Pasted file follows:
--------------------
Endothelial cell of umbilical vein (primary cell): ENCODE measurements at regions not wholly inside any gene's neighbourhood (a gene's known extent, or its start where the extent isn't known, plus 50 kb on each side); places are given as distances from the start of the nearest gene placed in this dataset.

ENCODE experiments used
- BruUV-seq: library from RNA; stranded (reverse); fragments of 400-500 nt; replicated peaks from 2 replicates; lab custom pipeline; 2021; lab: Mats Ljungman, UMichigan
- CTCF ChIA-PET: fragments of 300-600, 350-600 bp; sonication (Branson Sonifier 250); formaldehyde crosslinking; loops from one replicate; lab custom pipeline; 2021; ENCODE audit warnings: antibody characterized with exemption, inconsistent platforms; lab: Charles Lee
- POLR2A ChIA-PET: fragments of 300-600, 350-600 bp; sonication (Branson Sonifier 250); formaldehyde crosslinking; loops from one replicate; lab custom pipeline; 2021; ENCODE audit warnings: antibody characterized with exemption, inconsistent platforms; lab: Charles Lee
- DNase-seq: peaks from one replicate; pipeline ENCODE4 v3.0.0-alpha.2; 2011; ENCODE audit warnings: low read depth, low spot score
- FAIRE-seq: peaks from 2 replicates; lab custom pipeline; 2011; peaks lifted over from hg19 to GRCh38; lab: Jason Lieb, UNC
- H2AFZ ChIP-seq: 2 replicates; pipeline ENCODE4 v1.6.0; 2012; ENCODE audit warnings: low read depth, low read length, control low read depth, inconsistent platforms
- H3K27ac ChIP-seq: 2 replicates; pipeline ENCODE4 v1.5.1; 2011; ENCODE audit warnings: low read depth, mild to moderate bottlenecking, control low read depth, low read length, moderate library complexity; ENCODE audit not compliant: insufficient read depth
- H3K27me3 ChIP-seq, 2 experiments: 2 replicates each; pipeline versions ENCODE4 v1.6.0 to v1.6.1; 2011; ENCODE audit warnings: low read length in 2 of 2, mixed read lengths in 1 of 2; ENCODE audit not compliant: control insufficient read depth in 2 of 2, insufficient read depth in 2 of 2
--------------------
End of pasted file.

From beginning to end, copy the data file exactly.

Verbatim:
Endothelial cell of umbilical vein (primary cell): ENCODE measurements at regions not wholly inside any gene's neighbourhood (a gene's known extent, or its start where the extent isn't known, plus 50 kb on each side); places are given as distances from the start of the nearest gene placed in this dataset.

ENCODE experiments used
- BruUV-seq: library from RNA; stranded (reverse); fragments of 400-500 nt; replicated peaks from 2 replicates; lab custom pipeline; 2021; lab: Mats Ljungman, UMichigan
- CTCF ChIA-PET: fragments of 300-600, 350-600 bp; sonication (Branson Sonifier 250); formaldehyde crosslinking; loops from one replicate; lab custom pipeline; 2021; ENCODE audit warnings: antibody characterized with exemption, inconsistent platforms; lab: Charles Lee
- POLR2A ChIA-PET: fragments of 300-600, 350-600 bp; sonication (Branson Sonifier 250); formaldehyde crosslinking; loops from one replicate; lab custom pipeline; 2021; ENCODE audit warnings: antibody characterized with exemption, inconsistent platforms; lab: Charles Lee
- DNase-seq: peaks from one replicate; pipeline ENCODE4 v3.0.0-alpha.2; 2011; ENCODE audit warnings: low read depth, low spot score
- FAIRE-seq: peaks from 2 replicates; lab custom pipeline; 2011; peaks lifted over from hg19 to GRCh38; lab: Jason Lieb, UNC
- H2AFZ ChIP-seq: 2 replicates; pipeline ENCODE4 v1.6.0; 2012; ENCODE audit warnings: low read depth, low read length, control low read depth, inconsistent platforms
- H3K27ac ChIP-seq: 2 replicates; pipeline ENCODE4 v1.5.1; 2011; ENCODE audit warnings: low read depth, mild to moderate bottlenecking, control low read depth, low read length, moderate library complexity; ENCODE audit not compliant: insufficient read depth
- H3K27me3 ChIP-seq, 2 experiments: 2 replicates each; pipeline versions ENCODE4 v1.6.0 to v1.6.1; 2011; ENCODE audit warnings: low read length in 2 of 2, mixed read lengths in 1 of 2; ENCODE audit not compliant: control insufficient read depth in 2 of 2, insufficient read depth in 2 of 2